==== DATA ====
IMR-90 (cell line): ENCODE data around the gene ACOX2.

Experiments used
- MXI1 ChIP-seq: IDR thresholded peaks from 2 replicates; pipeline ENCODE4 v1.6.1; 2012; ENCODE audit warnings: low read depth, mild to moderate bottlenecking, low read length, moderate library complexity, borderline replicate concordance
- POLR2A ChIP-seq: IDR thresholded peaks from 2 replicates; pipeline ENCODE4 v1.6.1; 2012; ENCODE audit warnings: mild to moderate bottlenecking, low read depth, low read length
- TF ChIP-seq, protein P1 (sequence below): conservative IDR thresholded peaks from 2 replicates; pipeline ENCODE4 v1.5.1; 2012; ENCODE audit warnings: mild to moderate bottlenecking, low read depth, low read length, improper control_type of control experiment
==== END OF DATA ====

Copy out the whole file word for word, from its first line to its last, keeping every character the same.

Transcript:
IMR-90 (cell line): ENCODE data around the gene ACOX2.

Experiments used
- MXI1 ChIP-seq: IDR thresholded peaks from 2 replicates; pipeline ENCODE4 v1.6.1; 2012; ENCODE audit warnings: low read depth, mild to moderate bottlenecking, low read length, moderate library complexity, borderline replicate concordance
- POLR2A ChIP-seq: IDR thresholded peaks from 2 replicates; pipeline ENCODE4 v1.6.1; 2012; ENCODE audit warnings: mild to moderate bottlenecking, low read depth, low read length
- TF ChIP-seq, protein P1 (sequence below): conservative IDR thresholded peaks from 2 replicates; pipeline ENCODE4 v1.5.1; 2012; ENCODE audit warnings: mild to moderate bottlenecking, low read depth, low read length, improper control_type of control experiment